Qin dynasty (c. 221–206 B.C.E.), an introduction


Jar (hu), Qin dynasty, 221 B.C.-206, ceramic, China, 34.3 high x 25.6 x 22.6 cm (Long-term loan from the Smithsonian American Art Museum; gift of John Gellatly, 1929.8.328, LTS1985.1.328.1)

Jar (hu), Qin dynasty, 221 B.C.-206, ceramic, China, 34.3 high x 25.6 x 22.6 cm (Arthur M. Sackler Gallery, Smithsonian Institution, Washington, D.C.: Long-term loan from the Smithsonian American Art Museum; gift of John Gellatly, 1929.8.328, LTS1985.1.328.1)

Map of the Qin Empire (underlying map © Google)

Map of the Qin Empire (underlying map © Google)

At the end of the Warring States period (475–221 B.C.E.), the state of Qin conquered all other states and established the Qin dynasty (221–206 B.C.E.). It was China’s first unified state whose power was centralized instead of spread among different kingdoms in the north and south. Although it lasted only about fifteen years, the Qin dynasty greatly influenced the next two thousand years of Chinese history.

The first emperor of Qin, known as Qin Shihuangdi (literally “First Emperor,” 259–210 B.C.E.), instituted a central and systematic bureaucracy. He divided the state into provinces and prefectures governed by appointed officials. This administrative structure has served as a model for government in China to the present day. Shihuangdi sought to standardize numerous aspects of Chinese life, including weights and measures, coinage, and the writing system. These standards would last for centuries after the fall of his short-lived dynasty. He also ordered many construction projects. He expanded the network of roads and canals throughout the country. The first Great Wall (not the one that exists today) was built during his reign.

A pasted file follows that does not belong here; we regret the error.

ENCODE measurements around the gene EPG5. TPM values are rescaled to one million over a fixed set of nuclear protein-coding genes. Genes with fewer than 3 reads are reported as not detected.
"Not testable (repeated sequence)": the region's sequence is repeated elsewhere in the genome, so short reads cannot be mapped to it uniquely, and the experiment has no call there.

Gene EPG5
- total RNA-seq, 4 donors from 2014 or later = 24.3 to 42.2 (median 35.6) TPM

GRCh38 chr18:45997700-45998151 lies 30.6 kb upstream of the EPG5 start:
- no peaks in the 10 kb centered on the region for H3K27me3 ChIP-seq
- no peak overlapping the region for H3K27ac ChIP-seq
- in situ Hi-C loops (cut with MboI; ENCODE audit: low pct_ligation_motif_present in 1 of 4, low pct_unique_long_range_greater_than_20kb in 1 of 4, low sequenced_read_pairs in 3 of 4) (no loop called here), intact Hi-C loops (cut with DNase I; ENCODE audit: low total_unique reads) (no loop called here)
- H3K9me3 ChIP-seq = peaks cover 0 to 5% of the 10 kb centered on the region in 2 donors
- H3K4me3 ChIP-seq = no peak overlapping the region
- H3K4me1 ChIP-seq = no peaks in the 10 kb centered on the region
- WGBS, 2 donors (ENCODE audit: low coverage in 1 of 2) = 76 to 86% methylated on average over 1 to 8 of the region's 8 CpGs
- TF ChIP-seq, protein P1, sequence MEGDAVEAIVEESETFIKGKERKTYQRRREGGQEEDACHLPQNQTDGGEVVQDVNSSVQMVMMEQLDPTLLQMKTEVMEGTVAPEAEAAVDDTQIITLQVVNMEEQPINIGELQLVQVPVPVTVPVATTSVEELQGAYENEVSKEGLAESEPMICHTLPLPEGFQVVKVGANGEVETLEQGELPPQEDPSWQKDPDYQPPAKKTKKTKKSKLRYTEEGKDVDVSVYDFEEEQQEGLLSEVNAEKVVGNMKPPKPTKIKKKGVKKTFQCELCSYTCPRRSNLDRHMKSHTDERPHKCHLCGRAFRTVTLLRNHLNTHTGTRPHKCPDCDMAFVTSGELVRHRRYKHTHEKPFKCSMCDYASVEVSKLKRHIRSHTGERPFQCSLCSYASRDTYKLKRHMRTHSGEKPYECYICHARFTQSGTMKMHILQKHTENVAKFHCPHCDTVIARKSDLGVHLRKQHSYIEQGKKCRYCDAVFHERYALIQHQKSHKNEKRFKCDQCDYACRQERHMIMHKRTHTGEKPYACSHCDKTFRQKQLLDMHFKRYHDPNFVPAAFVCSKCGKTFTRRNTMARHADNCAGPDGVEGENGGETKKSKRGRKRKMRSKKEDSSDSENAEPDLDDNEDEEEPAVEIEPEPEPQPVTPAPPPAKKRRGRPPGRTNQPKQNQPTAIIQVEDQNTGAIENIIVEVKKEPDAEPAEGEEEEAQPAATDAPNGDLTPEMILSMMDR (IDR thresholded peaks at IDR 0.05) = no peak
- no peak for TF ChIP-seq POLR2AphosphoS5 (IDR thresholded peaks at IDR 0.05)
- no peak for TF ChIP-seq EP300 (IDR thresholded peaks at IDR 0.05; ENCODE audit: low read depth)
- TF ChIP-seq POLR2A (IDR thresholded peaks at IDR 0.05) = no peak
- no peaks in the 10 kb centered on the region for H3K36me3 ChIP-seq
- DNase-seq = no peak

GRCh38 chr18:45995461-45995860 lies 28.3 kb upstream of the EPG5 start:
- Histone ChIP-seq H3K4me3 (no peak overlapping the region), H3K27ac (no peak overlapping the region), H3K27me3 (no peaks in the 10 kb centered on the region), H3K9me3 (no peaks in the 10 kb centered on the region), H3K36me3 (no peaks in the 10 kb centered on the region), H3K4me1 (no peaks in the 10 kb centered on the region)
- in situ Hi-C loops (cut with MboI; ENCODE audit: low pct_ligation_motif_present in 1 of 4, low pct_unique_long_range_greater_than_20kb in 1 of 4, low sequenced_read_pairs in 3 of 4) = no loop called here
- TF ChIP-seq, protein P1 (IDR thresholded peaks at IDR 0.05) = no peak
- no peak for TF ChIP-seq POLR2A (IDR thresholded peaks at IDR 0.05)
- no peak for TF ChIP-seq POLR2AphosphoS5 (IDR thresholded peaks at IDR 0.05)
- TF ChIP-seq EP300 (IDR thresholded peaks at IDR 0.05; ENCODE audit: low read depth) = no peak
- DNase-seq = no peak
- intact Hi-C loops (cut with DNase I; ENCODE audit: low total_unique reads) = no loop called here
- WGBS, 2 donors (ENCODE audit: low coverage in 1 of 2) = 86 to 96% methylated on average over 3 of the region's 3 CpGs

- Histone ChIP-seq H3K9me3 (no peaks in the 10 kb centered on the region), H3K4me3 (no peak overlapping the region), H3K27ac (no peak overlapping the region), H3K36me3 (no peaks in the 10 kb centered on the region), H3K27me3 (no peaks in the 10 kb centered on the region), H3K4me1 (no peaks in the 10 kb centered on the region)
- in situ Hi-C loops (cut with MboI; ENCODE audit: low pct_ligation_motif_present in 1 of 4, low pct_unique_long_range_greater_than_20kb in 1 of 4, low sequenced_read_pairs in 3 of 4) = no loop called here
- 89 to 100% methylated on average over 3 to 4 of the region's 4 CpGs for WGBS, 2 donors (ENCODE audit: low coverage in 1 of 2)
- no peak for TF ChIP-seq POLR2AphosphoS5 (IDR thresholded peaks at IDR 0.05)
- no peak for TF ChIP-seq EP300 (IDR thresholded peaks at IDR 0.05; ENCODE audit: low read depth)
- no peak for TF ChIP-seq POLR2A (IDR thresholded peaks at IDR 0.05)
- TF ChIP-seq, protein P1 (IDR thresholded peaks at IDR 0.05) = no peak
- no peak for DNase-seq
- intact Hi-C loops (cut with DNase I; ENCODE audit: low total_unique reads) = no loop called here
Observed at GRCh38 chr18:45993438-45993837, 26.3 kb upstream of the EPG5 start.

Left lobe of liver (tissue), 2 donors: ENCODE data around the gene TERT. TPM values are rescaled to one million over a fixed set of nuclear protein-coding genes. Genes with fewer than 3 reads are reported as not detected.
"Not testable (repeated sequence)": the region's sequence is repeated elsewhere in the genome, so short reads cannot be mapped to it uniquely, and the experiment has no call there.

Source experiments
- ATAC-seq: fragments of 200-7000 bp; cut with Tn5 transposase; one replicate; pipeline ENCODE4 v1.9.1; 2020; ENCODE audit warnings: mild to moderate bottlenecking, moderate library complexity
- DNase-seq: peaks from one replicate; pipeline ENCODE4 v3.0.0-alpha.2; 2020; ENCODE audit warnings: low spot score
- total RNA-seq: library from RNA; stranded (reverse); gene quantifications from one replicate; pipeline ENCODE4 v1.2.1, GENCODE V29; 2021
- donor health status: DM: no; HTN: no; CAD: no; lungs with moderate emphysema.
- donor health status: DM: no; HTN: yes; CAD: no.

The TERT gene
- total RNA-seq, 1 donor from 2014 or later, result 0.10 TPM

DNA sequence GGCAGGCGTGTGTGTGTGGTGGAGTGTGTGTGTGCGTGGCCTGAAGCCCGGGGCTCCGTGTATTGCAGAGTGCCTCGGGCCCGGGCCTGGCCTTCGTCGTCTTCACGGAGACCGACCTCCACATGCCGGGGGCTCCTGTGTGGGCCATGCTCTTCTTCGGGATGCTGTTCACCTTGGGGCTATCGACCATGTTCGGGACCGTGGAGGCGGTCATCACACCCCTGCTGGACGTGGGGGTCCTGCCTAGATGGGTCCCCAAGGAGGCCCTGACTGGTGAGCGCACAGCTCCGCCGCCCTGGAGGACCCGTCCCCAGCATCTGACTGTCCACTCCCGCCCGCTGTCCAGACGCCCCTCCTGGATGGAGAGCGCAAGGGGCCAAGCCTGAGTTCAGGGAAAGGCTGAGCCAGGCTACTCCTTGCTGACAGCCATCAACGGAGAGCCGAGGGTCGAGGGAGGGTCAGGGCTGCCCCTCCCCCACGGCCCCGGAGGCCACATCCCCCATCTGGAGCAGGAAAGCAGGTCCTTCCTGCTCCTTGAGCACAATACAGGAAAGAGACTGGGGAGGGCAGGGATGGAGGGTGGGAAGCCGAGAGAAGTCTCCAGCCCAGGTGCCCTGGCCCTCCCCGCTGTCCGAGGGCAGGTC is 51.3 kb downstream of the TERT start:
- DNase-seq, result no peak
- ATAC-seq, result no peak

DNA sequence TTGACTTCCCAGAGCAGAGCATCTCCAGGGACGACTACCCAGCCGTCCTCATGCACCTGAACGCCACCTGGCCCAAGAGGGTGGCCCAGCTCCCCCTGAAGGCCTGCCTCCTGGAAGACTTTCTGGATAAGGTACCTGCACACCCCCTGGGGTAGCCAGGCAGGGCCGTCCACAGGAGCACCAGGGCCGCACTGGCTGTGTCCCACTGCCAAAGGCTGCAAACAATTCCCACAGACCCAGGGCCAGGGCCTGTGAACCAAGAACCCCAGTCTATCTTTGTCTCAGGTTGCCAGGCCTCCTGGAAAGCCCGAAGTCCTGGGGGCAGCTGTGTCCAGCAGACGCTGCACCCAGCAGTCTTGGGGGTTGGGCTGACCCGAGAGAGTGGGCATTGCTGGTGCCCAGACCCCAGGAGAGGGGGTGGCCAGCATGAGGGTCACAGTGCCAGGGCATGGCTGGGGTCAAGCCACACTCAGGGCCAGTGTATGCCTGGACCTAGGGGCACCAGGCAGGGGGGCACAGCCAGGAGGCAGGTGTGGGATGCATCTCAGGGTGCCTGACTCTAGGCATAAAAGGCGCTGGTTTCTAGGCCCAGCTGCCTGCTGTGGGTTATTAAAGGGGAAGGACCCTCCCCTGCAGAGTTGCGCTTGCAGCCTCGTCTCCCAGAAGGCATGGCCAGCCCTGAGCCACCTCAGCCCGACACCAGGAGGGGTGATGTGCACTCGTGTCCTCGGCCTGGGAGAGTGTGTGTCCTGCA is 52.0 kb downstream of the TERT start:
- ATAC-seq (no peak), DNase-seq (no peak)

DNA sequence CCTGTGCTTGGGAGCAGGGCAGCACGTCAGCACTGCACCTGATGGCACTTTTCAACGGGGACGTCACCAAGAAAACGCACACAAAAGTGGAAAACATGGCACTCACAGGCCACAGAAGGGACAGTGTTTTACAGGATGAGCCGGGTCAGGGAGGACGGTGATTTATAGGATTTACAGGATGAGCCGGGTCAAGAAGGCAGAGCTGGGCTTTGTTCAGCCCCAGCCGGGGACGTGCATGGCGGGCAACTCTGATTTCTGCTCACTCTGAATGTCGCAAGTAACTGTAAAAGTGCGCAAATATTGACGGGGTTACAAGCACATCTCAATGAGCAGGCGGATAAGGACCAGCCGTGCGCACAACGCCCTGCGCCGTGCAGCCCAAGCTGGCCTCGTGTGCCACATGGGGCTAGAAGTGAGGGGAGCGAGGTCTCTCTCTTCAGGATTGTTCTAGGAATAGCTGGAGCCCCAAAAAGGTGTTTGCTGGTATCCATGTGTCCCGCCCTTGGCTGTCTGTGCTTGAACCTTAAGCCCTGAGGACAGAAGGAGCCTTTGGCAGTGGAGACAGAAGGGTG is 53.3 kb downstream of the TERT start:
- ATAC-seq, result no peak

Mausoleum of Emperor Qin Shi Huangdi, Overview Image of Pit 1 (photo: mararie, CC BY-SA 2.0)

Mausoleum of Emperor Qin Shi Huangdi, Overview Image of Pit 1 (photo: mararie, CC BY-SA 2.0)

Despite the many accomplishments of the Qin dynasty, Shihuangdi was considered a severe ruler. He was intolerant of any threats to his rule and established harsh laws to maintain his control. He had his chief advisor burn all books that were not written on subjects he considered useful (useful subjects included agriculture and medicine) and reportedly buried hundreds of scholars alive.

Mausoleum of Emperor Qin Shi Huangdi, Warriors (photo: scottgunn, CC BY-NC 2.0)

Mausoleum of Emperor Qin Shi Huangdi, Warriors (photo: scottgunn, CC BY-NC 2.0)

The Qin dynasty is one of the best-known periods in Chinese history in the West because of the 1974 discovery of thousands of life-size terracotta warriors. They were part of the vast army guarding the tomb of Qin Shihuangdi. These figures were modeled after general categories of soldiers, such as archers and infantrymen, but possessed some individual characteristics as well. The warriors reflect Shihuangdi’s reliance on the military to create and maintain a unified China and indicate his desire to retain a protective army in the afterlife.

Following the death of Qin Shihuangdi, the Qin dynasty collapsed into chaos. In 206 B.C.E., China was reunited under the rule of the Han dynasty (206 BCE–220 C.E.).

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This resource was developed for Teaching China with the Smithsonian, made possible by the generous support of the Freeman Foundation

 

 


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Cite this page as: Smithsonian's National Museum of Asian Art, "Qin dynasty (c. 221–206 B.C.E.), an introduction," in Smarthistory, April 6, 2021, accessed April 18, 2021, https://smarthistory.org/qin-dynasty-intro/.